Planning a trip soon? Keep these tips handy. Travel + Leisure’s Mark Orwoll shares the best tools to get you the best deals on your next hotel stay.
Want to practice your photography skills in Mexico or cruise the Mediterranean? This month’s deals have you covered.
Art & Culture
Springtime in China package includes:
• 6 nights' accommodations, divided between Fairmonts in Beijing and Shanghai, provided by Kensington Tours, a bespoke outfitter with global expertise
• Explore the M50 art district, Shanghai’s action-packed creative hub, with an in-the-know local
• Airport meet and greet
• Private guided tour of Beijing including stops at Tiananmen Square, the Forbidden City, the Temple of Heaven, the Summer Palace, and the Great Wall
• Private excursion in Shanghai, including visits to Jade Buddha and Yuyuan Garden
• Internal flights and chauffeured transfers
Cost: From $1,750 ($292 per night)
Book by April 30. Blackout dates apply: April 18–May 1.
For more information or to book, please visit Kensington Tours.
Art & Culture
Windy City Blues package includes:
• 2 nights' accommodations in a standard room at Kimpton’s Hotel Allegro, with mod-retro rooms in the theater district
• 2 tickets to Buddy Guy’s Legends blues club, owned by the iconic artist himself
• Admission to Chicago’s History Museum to see the “Crossroads of America” exhibit on the history behind America’s Blues Capital
Cost: $270 ($135 per night)
Book via telephone only for travel between February 1 and March 31.
For more information, please visit Kimpton’s Hotel Allegro; to book, please call (800) 643-1500 and use booking code BLUE14.
When it comes to saving money on flights, booking early is key—especially since many ski areas are accessible via mountain airports that accept only a small number of flights each day. Other smart times to look for tickets: right before Thanksgiving and just after the New Year. Kayak crunched the numbers for us, and found that the average domestic airfare to Salt Lake City was at its lowest during those periods last year.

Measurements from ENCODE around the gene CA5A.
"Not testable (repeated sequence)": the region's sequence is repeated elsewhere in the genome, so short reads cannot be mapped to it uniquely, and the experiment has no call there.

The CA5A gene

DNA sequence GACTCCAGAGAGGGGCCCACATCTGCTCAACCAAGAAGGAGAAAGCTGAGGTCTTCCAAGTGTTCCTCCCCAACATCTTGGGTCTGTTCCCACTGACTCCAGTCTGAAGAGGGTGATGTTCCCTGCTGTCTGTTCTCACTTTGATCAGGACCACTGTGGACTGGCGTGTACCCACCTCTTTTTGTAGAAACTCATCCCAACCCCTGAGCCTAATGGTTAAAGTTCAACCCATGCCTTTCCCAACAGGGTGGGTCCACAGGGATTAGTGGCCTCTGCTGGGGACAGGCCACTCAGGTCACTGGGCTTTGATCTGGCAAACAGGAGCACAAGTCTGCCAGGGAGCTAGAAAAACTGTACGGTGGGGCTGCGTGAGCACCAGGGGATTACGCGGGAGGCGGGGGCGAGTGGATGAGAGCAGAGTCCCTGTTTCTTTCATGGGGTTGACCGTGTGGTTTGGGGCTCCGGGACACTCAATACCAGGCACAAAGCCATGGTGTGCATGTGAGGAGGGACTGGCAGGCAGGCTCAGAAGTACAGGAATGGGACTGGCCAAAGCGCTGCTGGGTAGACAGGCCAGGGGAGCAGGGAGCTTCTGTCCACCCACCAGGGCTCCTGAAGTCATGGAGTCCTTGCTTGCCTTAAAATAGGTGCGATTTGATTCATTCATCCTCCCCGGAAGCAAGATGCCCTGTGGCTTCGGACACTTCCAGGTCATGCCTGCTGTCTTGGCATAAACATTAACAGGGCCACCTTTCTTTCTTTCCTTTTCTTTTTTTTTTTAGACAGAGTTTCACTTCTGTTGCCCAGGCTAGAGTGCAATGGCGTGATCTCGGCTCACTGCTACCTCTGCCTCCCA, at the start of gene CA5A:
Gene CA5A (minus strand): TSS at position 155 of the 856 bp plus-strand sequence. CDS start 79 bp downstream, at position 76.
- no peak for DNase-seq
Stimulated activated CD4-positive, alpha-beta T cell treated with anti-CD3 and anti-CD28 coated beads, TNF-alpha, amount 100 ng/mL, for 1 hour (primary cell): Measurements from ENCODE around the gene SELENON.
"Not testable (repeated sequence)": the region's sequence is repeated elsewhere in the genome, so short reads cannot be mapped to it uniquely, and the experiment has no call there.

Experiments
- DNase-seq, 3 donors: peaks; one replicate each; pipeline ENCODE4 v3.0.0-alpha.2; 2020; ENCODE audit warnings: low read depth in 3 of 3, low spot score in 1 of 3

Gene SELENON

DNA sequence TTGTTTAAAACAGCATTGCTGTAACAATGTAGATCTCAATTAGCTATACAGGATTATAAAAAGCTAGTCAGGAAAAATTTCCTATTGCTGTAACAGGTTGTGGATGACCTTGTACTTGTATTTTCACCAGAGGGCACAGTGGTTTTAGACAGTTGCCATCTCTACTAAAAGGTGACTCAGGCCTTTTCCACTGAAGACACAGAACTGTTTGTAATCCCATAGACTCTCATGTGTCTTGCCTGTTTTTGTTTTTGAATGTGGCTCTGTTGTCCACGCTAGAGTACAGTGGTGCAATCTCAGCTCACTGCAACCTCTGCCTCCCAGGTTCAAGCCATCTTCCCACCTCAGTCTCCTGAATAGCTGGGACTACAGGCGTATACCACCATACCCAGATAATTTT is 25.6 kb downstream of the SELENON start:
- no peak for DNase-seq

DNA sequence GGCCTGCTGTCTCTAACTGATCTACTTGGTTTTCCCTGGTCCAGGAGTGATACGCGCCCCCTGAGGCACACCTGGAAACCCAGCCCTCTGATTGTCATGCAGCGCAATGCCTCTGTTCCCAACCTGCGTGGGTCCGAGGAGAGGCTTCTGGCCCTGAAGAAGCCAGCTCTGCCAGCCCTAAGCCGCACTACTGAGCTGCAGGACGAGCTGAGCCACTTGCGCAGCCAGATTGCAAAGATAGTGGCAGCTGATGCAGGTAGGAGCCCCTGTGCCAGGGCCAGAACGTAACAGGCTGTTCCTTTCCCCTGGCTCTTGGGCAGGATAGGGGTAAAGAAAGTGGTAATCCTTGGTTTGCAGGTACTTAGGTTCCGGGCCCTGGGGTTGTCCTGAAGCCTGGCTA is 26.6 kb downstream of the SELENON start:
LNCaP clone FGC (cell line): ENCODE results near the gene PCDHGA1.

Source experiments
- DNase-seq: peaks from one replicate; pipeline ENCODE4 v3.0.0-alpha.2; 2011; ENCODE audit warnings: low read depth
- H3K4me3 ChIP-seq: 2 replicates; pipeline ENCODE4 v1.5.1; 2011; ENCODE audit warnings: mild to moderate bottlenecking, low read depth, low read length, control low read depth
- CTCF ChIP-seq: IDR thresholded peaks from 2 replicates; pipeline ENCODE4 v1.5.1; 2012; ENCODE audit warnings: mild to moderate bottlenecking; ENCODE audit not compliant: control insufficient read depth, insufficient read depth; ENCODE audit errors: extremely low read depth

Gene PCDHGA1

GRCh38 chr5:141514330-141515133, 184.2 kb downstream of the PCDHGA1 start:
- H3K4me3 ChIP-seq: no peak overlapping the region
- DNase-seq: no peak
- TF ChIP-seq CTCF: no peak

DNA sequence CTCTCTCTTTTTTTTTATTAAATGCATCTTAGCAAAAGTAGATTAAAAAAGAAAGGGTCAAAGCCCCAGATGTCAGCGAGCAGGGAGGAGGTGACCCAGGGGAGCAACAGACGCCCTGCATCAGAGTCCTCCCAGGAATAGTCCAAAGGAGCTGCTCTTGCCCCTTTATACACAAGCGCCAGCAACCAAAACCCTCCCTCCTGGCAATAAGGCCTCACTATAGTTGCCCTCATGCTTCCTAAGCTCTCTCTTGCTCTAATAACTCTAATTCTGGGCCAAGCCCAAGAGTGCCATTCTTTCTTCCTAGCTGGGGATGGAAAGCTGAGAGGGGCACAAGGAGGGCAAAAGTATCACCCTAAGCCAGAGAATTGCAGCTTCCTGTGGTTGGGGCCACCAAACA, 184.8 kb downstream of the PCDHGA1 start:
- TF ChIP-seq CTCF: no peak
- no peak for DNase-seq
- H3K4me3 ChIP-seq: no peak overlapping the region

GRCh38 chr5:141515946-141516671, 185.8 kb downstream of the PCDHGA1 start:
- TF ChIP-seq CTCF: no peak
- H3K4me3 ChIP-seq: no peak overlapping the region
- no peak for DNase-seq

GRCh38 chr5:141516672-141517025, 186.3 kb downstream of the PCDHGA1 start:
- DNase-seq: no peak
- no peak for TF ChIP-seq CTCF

Ski resorts are full of vacation properties, many of which are available for rent at cut-rate prices. Another bonus: having a built-in kitchen helps save money on meals. Rent-by-owner sites VRBO and HomeAway have more than 95,000 ski properties between them, including residences that are attached to major resorts. Airbnb, which has a growing number of ski listings, is particularly good when it comes to smaller or more offbeat properties. Both HomeAway and Airbnb have helpful mapping functions that allow you to see if a place you’re considering is slopeside—or a long walk (in ski boots) from the mountain. If you really want to save, though, look for properties that are outside major resort areas, such as Frisco, Colorado, which is 30 minutes from Vail.
If you do plan on booking a room at a hotel, ask what sort of lift-ticket-and-lodging offers it has available. (Most give discounts if you bundle this way.) You’ll also find hundreds of ski-and-save packages on Ski.com, which works with top lodges in more than 100 resorts worldwide.
Photo courtesy of Airbnb.com
With day-of lift passes well over the $100 mark for many resorts (they’re now as high as $130 at Colorado’s Vail and Beaver Creek), buying a ticket at the window is simply a fool’s game. The good news is that many mountains are experimenting with dynamic pricing online, enticing skiers with advance-purchase deals (to lock in an early commitment) and even last-minute sales when it looks like a slow weekend is ahead.